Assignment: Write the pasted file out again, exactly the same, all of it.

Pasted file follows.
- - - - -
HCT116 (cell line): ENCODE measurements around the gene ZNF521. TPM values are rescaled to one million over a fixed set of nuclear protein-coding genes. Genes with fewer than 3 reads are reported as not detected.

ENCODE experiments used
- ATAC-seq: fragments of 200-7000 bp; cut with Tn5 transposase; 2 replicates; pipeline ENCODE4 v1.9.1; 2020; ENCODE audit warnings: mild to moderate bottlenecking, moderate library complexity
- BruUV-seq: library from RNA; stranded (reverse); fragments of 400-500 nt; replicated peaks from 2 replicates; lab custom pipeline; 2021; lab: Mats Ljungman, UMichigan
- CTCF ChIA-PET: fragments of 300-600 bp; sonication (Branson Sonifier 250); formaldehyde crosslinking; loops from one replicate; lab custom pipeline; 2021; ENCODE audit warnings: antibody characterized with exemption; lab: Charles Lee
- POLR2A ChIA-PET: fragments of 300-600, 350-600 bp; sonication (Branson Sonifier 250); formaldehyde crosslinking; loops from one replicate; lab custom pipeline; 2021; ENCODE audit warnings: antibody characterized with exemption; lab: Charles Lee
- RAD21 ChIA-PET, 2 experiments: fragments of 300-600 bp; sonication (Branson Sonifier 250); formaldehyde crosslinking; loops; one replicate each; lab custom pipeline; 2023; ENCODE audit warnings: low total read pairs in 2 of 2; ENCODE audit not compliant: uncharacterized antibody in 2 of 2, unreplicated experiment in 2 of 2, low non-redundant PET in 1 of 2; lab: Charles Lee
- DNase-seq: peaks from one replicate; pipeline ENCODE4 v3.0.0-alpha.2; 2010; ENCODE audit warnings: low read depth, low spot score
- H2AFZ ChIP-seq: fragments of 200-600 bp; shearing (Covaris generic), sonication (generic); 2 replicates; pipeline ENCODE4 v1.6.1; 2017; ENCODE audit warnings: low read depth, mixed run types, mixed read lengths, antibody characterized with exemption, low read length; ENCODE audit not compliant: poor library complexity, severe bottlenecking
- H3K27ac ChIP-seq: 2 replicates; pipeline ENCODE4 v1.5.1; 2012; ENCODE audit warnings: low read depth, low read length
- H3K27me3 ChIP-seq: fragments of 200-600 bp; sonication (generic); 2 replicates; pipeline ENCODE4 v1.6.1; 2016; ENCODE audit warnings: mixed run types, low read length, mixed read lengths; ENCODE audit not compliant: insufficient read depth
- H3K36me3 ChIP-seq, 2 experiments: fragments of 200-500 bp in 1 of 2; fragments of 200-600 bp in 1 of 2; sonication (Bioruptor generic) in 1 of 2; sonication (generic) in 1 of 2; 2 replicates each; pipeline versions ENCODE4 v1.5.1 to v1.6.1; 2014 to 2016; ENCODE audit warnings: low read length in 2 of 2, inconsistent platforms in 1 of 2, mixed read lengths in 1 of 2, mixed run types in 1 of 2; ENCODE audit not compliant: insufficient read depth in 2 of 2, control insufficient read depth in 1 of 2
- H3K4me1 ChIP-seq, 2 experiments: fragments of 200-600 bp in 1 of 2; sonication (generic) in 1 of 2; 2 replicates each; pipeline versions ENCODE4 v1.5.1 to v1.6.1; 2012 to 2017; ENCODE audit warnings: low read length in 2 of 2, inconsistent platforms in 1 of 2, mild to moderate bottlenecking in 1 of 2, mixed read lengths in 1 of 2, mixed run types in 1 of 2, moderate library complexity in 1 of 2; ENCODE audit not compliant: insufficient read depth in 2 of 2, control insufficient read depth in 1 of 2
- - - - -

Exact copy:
HCT116 (cell line): ENCODE measurements around the gene ZNF521. TPM values are rescaled to one million over a fixed set of nuclear protein-coding genes. Genes with fewer than 3 reads are reported as not detected.

ENCODE experiments used
- ATAC-seq: fragments of 200-7000 bp; cut with Tn5 transposase; 2 replicates; pipeline ENCODE4 v1.9.1; 2020; ENCODE audit warnings: mild to moderate bottlenecking, moderate library complexity
- BruUV-seq: library from RNA; stranded (reverse); fragments of 400-500 nt; replicated peaks from 2 replicates; lab custom pipeline; 2021; lab: Mats Ljungman, UMichigan
- CTCF ChIA-PET: fragments of 300-600 bp; sonication (Branson Sonifier 250); formaldehyde crosslinking; loops from one replicate; lab custom pipeline; 2021; ENCODE audit warnings: antibody characterized with exemption; lab: Charles Lee
- POLR2A ChIA-PET: fragments of 300-600, 350-600 bp; sonication (Branson Sonifier 250); formaldehyde crosslinking; loops from one replicate; lab custom pipeline; 2021; ENCODE audit warnings: antibody characterized with exemption; lab: Charles Lee
- RAD21 ChIA-PET, 2 experiments: fragments of 300-600 bp; sonication (Branson Sonifier 250); formaldehyde crosslinking; loops; one replicate each; lab custom pipeline; 2023; ENCODE audit warnings: low total read pairs in 2 of 2; ENCODE audit not compliant: uncharacterized antibody in 2 of 2, unreplicated experiment in 2 of 2, low non-redundant PET in 1 of 2; lab: Charles Lee
- DNase-seq: peaks from one replicate; pipeline ENCODE4 v3.0.0-alpha.2; 2010; ENCODE audit warnings: low read depth, low spot score
- H2AFZ ChIP-seq: fragments of 200-600 bp; shearing (Covaris generic), sonication (generic); 2 replicates; pipeline ENCODE4 v1.6.1; 2017; ENCODE audit warnings: low read depth, mixed run types, mixed read lengths, antibody characterized with exemption, low read length; ENCODE audit not compliant: poor library complexity, severe bottlenecking
- H3K27ac ChIP-seq: 2 replicates; pipeline ENCODE4 v1.5.1; 2012; ENCODE audit warnings: low read depth, low read length
- H3K27me3 ChIP-seq: fragments of 200-600 bp; sonication (generic); 2 replicates; pipeline ENCODE4 v1.6.1; 2016; ENCODE audit warnings: mixed run types, low read length, mixed read lengths; ENCODE audit not compliant: insufficient read depth
- H3K36me3 ChIP-seq, 2 experiments: fragments of 200-500 bp in 1 of 2; fragments of 200-600 bp in 1 of 2; sonication (Bioruptor generic) in 1 of 2; sonication (generic) in 1 of 2; 2 replicates each; pipeline versions ENCODE4 v1.5.1 to v1.6.1; 2014 to 2016; ENCODE audit warnings: low read length in 2 of 2, inconsistent platforms in 1 of 2, mixed read lengths in 1 of 2, mixed run types in 1 of 2; ENCODE audit not compliant: insufficient read depth in 2 of 2, control insufficient read depth in 1 of 2
- H3K4me1 ChIP-seq, 2 experiments: fragments of 200-600 bp in 1 of 2; sonication (generic) in 1 of 2; 2 replicates each; pipeline versions ENCODE4 v1.5.1 to v1.6.1; 2012 to 2017; ENCODE audit warnings: low read length in 2 of 2, inconsistent platforms in 1 of 2, mild to moderate bottlenecking in 1 of 2, mixed read lengths in 1 of 2, mixed run types in 1 of 2, moderate library complexity in 1 of 2; ENCODE audit not compliant: insufficient read depth in 2 of 2, control insufficient read depth in 1 of 2